dose of four drugs. The new development will help in fighting the disease through a single drug. This will save money on medication and prevent side-effects related to multi-drug therapy.

Scientists at the city-based Centre for Cellular and Molecular Biology and the Delhi-based National Institute of Immunology have jointly created the compound. Multi-drug therapy is administered in TB cases as different drugs target different metabolic pathways in Mycobacterium, the causative pathogen, killing it. But the new compound has multiple functions and hits the select metabolic pathways in the bacteria to destroy it.

CCMB scientist Dr Rajan Shankarnarayanan, one of the team members, told this correspondent that the compound stops tuberculosis by hitting four of
the bacterium's crucial metabolic pathways at the same time. "The compound weakens the pathogen before finally destroying it. We have demonstrated it in laboratory tests. However, it takes time before it becomes practical in human beings," he said.

According to Dr Rajan, if everything goes on well, a single drug will help tackle the disease. "A single drug that targets multiple pathways could save time and money by eliminating the need to take so many drugs over a period of say six to nine months," he added.

Mycobacterium tuberculosis, the organism that causes tuberculosis, contains a layer of complex lipids on its outer membrane. The CCMB-NII team found out how the bacterium builds up this complex layer that acts as drug resistant. Once they have solved the mystery, they developed a compound that would hit the metabolic pathways of the causative agent.

Although TB bacteria has been known for centuries, tuberculosis still accounts for more than two million deaths every year. The causative agent has a complex arsenal of virulence factors and has evolved elaborate strategies to escape host surveillance. The cell envelope of the bacteria is endowed with complex lipids, many of which play an important role in its pathogenesis.

"The complex lipids displayed by Mycobacterium tuberculosis are a big factor in its pathogenicity and virulence. Since this single molecule could potentially grind the assembly line to a halt at different stages of infection, this approach provides tremendous opportunity to develop unique antituberculosis drugs," he said.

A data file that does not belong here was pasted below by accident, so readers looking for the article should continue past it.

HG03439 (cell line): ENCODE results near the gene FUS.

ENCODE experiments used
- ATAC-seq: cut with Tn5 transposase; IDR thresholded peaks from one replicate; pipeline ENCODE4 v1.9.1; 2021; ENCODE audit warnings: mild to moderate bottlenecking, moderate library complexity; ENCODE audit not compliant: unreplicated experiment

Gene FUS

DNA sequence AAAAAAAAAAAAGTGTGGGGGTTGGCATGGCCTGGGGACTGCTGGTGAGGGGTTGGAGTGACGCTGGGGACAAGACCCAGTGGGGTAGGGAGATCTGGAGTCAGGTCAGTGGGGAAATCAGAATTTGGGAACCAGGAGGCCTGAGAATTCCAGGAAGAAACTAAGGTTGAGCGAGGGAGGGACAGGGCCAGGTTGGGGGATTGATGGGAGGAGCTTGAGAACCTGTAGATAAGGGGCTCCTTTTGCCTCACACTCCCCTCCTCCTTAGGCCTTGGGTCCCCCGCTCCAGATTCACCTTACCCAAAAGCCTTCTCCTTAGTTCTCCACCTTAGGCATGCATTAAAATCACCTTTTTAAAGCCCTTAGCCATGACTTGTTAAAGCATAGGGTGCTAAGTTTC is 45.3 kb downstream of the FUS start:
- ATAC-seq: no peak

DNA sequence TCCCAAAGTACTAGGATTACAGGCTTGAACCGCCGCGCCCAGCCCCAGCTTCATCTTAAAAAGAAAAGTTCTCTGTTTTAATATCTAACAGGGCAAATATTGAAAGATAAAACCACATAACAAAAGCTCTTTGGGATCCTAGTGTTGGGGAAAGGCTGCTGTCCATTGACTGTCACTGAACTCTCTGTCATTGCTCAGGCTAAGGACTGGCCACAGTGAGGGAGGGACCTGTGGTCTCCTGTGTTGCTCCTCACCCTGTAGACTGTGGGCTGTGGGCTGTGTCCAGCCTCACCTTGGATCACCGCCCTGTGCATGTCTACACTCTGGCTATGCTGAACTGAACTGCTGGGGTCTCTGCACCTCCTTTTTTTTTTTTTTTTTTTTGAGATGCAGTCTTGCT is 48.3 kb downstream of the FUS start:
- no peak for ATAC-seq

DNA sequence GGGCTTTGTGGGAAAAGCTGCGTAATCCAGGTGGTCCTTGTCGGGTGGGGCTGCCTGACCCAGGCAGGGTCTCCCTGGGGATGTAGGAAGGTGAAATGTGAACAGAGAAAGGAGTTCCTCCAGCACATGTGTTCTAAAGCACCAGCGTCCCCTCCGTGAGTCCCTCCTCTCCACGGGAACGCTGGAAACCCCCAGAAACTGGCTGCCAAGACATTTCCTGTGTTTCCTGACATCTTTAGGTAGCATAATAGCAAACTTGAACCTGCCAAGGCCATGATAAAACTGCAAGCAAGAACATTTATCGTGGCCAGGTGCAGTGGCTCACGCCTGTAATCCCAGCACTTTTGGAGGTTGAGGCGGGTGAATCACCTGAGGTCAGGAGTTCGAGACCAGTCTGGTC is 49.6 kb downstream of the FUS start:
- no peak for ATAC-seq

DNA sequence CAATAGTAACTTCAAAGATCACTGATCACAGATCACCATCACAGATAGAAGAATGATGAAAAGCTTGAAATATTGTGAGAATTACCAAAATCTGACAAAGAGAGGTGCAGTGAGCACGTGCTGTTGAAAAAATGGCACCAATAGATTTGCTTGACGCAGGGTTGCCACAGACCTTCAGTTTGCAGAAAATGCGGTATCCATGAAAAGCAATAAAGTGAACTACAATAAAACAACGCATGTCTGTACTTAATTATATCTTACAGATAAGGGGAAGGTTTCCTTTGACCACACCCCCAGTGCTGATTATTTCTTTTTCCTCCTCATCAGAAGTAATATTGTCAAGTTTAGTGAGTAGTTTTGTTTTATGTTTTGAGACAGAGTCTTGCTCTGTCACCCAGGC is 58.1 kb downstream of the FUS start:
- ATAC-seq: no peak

Monday, 2 February 2009

Sorghum genome to help improve dryland crops

February 2, 2009
By Syed Akbar
Hyderabad: Unraveling of the sorghum genome will help improve dryland crops
The announcement of the unraveling of the genome of sorghum, one of the mandate crops of the International Crops Research Institute for the Semi-Arid Tropics (ICRISAT), will strengthen the Institute’s research for the improvement of sorghum and other food crops.

The sequencing of the sorghum genome was announced in a scientific article published on 29 January 2009 in the journal Nature. The global team of scientists that reported the genome sequencing was led by Prof Andrew Paterson of the University of Georgia, USA, and included ICRISAT’s Cereal Breeder, Dr C Tom Hash.

Sorghum is the second food crop from the grass family to have its genome fully sequenced. The first one was rice. Sorghum is the first crop with the more efficient C4 photosynthesis system to be sequenced. Sugarcane, maize and pearl millet are other grasses with the C4 photosynthesis system that should benefit from this.

Plants that have a C4 photosynthesis system have a competitive advantage over plants possessing the more common C3 carbon fixation pathway under conditions of drought and high temperatures. While a significant portion of the water taken up by C3 plants is lost through transpiration, this loss is much lower for C4 plants, demonstrating their advantage in a dry environment.

According to Dr William Dar, Director General of ICRISAT, the unraveling of the sorghum genome is the first such breakthrough for a dryland agricultural crop that is adapted to drought. “The sequence of sorghum genome will provide us a better understanding on genes that make sorghum, as compared to other cereals, more drought tolerant.”